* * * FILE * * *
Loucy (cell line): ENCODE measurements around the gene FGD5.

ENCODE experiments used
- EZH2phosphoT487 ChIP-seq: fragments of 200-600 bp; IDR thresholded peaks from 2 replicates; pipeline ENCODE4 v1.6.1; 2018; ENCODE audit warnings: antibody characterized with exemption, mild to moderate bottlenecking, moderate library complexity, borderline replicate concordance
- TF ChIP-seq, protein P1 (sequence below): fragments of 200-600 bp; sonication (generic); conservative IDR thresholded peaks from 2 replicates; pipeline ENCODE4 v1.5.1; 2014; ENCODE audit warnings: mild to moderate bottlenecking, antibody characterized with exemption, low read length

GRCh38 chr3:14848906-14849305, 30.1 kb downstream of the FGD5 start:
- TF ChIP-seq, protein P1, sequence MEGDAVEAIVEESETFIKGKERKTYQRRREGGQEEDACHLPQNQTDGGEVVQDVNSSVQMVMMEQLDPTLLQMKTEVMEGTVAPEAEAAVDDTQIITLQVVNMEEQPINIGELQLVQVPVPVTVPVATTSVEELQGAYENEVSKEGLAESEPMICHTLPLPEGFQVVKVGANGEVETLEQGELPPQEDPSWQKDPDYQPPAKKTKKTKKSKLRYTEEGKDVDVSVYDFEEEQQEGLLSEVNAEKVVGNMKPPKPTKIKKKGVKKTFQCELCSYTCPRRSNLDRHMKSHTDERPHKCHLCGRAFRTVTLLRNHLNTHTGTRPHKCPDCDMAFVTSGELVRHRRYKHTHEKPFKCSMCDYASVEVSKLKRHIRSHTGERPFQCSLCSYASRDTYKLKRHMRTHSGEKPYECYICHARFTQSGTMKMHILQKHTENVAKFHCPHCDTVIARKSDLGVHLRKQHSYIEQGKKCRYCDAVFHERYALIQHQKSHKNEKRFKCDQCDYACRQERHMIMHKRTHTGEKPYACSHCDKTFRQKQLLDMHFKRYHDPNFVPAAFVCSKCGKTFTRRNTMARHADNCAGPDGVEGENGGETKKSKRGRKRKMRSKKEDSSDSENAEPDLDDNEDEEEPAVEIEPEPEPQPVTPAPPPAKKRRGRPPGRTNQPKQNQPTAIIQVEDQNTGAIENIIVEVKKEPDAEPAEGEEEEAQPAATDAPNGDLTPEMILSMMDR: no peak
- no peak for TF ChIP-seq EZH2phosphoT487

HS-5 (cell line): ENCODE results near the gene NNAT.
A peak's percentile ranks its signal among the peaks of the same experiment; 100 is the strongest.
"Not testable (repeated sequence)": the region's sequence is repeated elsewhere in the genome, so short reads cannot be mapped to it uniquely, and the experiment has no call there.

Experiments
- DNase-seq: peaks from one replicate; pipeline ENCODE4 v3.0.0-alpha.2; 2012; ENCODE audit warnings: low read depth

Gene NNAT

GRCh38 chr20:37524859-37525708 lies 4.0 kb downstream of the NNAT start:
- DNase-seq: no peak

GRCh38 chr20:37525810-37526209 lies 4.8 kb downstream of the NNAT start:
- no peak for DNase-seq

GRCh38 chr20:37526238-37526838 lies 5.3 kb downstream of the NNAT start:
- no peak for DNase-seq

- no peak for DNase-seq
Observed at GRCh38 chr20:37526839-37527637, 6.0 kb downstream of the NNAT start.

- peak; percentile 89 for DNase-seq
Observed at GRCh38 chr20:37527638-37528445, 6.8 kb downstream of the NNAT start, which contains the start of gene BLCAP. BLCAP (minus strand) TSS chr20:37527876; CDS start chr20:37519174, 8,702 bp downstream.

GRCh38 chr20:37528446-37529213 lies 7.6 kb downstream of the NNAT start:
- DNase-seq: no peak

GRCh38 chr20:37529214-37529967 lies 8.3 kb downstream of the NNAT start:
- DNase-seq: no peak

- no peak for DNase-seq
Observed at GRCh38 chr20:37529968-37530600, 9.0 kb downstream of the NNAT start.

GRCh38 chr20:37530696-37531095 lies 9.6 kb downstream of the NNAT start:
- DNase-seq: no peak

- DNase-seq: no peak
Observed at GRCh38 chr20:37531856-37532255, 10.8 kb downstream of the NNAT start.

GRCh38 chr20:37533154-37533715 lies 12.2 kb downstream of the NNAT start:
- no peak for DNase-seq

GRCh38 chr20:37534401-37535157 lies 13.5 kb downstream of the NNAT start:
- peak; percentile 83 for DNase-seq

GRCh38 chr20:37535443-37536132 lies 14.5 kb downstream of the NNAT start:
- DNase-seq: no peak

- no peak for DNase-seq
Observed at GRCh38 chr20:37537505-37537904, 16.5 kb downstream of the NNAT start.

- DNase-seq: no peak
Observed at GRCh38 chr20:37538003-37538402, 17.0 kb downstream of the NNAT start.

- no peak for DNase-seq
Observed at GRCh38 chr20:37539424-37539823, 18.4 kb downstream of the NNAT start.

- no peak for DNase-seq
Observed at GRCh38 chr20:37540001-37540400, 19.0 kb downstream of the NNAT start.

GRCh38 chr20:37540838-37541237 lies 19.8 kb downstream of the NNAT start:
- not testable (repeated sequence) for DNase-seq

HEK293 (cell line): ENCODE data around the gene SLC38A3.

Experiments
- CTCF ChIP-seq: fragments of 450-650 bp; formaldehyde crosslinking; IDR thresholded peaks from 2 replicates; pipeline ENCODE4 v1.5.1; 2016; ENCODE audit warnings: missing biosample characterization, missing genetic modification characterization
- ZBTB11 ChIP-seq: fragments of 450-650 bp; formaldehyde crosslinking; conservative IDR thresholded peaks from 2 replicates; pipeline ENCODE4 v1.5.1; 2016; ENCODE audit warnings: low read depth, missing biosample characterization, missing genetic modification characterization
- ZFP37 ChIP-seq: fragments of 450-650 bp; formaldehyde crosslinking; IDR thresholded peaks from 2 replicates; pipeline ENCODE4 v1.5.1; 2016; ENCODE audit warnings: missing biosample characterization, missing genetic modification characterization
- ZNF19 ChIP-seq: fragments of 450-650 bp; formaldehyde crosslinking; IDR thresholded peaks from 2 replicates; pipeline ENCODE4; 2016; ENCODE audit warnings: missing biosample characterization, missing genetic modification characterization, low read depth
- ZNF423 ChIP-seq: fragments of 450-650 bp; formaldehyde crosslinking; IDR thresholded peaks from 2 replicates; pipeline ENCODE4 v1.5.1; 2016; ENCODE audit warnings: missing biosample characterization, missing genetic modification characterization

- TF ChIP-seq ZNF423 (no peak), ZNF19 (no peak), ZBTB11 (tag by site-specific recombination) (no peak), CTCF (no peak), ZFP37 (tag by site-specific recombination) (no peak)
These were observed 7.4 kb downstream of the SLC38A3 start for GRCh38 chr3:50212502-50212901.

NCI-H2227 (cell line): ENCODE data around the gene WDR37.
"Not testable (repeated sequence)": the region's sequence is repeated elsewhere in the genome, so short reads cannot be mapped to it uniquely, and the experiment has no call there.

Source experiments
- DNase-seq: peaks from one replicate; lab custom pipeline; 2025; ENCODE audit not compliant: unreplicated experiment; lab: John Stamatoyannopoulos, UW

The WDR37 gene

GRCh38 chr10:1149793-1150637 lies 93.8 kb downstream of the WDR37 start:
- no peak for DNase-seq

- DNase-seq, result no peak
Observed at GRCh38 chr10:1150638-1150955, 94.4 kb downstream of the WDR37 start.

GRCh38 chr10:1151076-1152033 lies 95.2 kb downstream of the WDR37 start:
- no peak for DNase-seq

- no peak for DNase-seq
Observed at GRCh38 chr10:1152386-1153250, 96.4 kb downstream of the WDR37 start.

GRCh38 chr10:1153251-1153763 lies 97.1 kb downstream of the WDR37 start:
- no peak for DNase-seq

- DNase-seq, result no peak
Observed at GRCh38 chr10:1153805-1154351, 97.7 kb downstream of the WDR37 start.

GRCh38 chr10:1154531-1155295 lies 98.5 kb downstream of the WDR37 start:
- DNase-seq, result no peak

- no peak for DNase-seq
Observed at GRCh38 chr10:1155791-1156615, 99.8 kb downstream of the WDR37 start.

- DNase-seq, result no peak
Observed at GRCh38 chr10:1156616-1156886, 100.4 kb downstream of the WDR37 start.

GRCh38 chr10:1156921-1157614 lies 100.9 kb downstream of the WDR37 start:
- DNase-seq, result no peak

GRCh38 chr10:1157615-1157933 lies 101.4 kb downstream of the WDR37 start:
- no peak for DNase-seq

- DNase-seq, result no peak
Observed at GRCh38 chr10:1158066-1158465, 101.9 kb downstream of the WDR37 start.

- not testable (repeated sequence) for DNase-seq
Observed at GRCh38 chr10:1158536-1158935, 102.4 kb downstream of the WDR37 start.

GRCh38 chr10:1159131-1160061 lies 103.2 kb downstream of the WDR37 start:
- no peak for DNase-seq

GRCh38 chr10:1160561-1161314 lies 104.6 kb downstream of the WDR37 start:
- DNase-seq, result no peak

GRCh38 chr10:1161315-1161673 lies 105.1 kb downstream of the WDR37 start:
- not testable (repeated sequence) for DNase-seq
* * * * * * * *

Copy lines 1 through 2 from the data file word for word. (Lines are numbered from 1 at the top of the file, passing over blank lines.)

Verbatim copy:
Loucy (cell line): ENCODE measurements around the gene FGD5.

ENCODE experiments used